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Area men sentenced in mountain lion killings

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Mountain lion

A Bozeman man and a Manhattan, Mont., man have been sentenced for the illegal killing of two mountain lions in early January in Meagher County, according to a news release from the Montana Department of Fish, Wildlife and Parks.

A third wounded lion was never found but is presumed dead, says Fish, Wildlife and Parks Game Warden John Lesofski of White Sulphur Springs.

Dwain E. Robertson, 54, of Bozeman, pleaded guilty Feb. 3 and was fined $3,075 by Meagher County Justice of the Peace Paula Wildman for attempting to take an over limit of mountain lions ($635), unlawful possession of a lion ($535), hunting during a closed season ($535) and two counts of trespass ($370). Robertson was also ordered to pay $1,000 restitution and had his hunting, trapping and fishing privileges revoked for 4 years.

Douglas L. Smith, 65, of Manhattan, pleaded guilty and was fined $605 by Wildman for two counts of criminal trespass ($370) and driving off established roads ($235).

Smith pleaded not guilty to unlawful possession of a mountain lion. No trial date has been scheduled yet. If found guilty, Smith could be fined $535 and lose his hunting, trapping and fishing privileges for two years.

The case started Jan. 1 when Lesofski received a tip that Smith and Robertson were trespassing on the Brewer and Miller ranches south of Ringling and had a dead juvenile lion. A juvenile lion is about a year old.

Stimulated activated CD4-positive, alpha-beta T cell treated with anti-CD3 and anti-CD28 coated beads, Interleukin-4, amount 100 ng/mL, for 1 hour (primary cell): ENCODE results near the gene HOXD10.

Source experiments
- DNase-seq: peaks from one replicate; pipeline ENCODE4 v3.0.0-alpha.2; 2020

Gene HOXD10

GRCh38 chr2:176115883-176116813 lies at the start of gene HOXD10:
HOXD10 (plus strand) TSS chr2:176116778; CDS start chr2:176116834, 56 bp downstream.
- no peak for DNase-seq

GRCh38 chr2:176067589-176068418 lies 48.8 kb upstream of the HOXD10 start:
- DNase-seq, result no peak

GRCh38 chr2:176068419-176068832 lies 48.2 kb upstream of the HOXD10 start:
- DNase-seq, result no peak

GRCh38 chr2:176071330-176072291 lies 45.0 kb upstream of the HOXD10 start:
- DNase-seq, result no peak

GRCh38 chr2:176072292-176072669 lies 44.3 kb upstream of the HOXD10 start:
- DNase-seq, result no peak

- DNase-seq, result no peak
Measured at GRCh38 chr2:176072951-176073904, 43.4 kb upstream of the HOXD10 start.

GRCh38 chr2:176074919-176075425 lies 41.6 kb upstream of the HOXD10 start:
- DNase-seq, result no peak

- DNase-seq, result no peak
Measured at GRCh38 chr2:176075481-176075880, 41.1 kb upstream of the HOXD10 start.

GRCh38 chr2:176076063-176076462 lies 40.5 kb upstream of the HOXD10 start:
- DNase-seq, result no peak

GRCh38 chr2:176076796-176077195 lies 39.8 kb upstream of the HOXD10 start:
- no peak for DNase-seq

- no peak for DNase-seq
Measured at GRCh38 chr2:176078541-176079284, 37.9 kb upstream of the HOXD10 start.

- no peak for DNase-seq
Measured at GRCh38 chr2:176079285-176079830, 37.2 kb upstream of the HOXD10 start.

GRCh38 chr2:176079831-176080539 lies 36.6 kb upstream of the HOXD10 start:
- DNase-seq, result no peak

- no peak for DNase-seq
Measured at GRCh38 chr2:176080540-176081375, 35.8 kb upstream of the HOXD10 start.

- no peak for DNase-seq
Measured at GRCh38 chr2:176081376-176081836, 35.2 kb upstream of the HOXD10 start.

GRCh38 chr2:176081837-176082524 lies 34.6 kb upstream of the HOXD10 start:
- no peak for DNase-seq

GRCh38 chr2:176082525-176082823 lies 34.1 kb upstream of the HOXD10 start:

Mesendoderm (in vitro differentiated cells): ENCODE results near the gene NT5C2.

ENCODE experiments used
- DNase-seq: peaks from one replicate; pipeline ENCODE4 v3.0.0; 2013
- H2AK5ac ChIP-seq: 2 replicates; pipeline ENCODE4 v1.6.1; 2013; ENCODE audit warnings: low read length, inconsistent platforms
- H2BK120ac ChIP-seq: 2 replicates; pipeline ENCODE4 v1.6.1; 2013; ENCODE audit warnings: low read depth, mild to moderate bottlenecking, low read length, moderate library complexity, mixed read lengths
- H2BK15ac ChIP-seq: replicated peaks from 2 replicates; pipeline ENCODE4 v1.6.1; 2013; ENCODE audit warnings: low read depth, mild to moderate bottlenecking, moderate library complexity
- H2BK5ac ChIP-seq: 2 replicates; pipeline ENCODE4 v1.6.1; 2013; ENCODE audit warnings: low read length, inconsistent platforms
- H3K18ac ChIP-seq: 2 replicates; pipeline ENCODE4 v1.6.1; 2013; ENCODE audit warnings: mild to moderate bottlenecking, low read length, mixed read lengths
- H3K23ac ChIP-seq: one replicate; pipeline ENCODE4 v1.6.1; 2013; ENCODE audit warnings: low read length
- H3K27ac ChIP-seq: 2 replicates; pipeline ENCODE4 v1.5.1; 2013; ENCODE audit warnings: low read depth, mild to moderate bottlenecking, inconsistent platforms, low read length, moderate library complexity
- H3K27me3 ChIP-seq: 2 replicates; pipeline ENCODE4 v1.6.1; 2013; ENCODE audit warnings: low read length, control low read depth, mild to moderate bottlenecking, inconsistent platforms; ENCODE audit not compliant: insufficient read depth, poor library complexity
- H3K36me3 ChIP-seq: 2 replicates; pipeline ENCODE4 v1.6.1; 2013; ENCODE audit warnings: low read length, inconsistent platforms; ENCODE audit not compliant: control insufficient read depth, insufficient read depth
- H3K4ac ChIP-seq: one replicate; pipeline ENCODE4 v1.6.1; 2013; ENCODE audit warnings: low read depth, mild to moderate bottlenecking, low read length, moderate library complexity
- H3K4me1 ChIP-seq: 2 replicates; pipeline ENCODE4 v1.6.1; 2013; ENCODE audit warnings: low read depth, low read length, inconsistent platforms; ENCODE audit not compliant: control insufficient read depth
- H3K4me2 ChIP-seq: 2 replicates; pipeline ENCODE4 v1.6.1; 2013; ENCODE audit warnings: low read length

The area is part of mountain lion hunting district 391, which was closed.

The next day Lesofski and landowner Rod Brewer found a blood site on a ranch road and followed it. They discovered a dead adult female lion and blood in the tracks of another juvenile lion that had wandered off but was never found because of severe winter conditions.

After obtaining a search warrant from District Court Judge John Brown of Bozeman, FWP game wardens from Regions 3 and 4 searched Smith’s and Robertson’s homes, yielding the evidence for the convictions.

“In my 20 plus years as a game warden” Lesofski says, “this is the first time I have ever dealt with someone shooting a group of lions; that happens more often with elk and deer. This case was solved because of landowner and sportsman cooperation.”


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